Species-rich forests better compensate environmental impacts

UZH image subtropical southeastern China

One of 27 forest allotments in the province of Zhejiang in subtropical southeastern China. (Image: UZH)

To offset CO2 emissions, China is reforesting. Much more carbon could be stored, if a mixture of tree species instead of monocultures were planted. An international team including UZH researchers has shown that species-rich forest ecosystems take up more CO2 from the atmosphere and store more carbon in biomass and soil, making them more effective against climate change.

This research was carried out by an international collaboration. Among them were SPSW members Bernhard Schmid and Pascal Niklaus with their teams at the Department of Evolutionary Biology and Environmental Studies of the University of Zurich.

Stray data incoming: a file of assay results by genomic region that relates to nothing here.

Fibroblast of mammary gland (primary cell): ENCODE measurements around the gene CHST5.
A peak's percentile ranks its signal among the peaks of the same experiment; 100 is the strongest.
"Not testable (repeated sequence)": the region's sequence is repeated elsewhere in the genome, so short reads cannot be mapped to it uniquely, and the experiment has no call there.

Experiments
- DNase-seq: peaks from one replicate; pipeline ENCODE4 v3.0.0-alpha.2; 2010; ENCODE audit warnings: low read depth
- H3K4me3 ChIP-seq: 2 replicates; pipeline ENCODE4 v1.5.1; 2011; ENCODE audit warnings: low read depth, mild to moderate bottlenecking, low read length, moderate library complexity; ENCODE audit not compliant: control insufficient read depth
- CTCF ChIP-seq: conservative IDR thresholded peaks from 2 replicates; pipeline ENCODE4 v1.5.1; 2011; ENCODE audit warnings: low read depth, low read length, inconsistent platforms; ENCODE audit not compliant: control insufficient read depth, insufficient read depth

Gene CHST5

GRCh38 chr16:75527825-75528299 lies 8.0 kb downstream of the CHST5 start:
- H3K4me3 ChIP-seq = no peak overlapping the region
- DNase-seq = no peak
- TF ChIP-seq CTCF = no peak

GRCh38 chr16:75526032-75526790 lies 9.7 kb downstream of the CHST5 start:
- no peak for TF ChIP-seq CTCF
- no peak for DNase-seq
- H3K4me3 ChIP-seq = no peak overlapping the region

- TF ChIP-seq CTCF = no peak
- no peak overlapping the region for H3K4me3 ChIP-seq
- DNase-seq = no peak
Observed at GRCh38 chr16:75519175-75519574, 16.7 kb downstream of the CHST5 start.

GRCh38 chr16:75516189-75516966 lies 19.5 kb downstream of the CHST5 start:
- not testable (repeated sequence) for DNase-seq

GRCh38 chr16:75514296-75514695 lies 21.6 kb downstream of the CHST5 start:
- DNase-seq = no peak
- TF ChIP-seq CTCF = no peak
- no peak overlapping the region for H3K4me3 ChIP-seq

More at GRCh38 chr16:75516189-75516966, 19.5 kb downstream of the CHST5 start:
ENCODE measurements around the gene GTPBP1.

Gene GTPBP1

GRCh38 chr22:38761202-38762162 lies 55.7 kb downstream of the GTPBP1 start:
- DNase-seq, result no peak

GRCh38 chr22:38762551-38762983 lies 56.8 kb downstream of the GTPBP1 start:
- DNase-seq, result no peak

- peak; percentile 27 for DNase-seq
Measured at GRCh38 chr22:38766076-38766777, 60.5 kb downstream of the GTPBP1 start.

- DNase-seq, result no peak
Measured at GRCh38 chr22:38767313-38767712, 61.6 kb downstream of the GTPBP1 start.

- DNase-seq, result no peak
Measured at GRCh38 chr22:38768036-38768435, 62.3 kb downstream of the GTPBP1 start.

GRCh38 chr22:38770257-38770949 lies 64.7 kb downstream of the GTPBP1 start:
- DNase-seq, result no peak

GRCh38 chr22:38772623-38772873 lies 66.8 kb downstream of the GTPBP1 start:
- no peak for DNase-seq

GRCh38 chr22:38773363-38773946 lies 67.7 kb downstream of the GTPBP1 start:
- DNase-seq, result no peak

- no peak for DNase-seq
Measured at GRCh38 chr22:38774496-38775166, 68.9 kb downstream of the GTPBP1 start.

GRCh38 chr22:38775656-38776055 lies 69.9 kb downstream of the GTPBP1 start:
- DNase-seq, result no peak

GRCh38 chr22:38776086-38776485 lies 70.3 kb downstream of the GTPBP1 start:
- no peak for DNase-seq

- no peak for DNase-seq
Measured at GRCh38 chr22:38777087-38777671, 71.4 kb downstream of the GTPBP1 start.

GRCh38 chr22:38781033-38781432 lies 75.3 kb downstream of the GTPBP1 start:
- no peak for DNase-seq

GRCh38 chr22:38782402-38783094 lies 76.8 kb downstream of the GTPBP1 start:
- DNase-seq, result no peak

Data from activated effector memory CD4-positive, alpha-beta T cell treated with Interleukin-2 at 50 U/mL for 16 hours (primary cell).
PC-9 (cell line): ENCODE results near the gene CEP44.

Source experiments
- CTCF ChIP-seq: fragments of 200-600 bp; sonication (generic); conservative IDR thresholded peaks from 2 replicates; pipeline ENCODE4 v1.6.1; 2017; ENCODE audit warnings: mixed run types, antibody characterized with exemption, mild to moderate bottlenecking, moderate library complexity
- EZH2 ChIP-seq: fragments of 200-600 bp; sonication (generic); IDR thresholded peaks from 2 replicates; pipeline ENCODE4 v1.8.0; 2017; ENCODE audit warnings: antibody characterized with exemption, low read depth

Reference publication
Xiaojuan Liu, Stefan Trogisch, Jin-Sheng He, Pascal A. Niklaus, Helge Bruelheide, Zhiyao Tang, Alexandra Erfmeier, Michael Scherer-Lorenzen, Katherina A. Pietsch, Bo Yang, Peter Kühn, Thomas Scholten, Yuanyuan Huang, Chao Wang, Michael Staab, Katrin N. Leppert, Christian Wirth, Bernhard Schmid and Keping Ma. Tree species richness increases ecosystem carbon storage in subtropicalforests. Proceedings of the Royal Society B, 22 August 2018, DOI: 10.1098/rspb.2018.1240

Source
UZH News,  also available in German: Artenreiche Wälder kompensieren die Klimabelastungen besser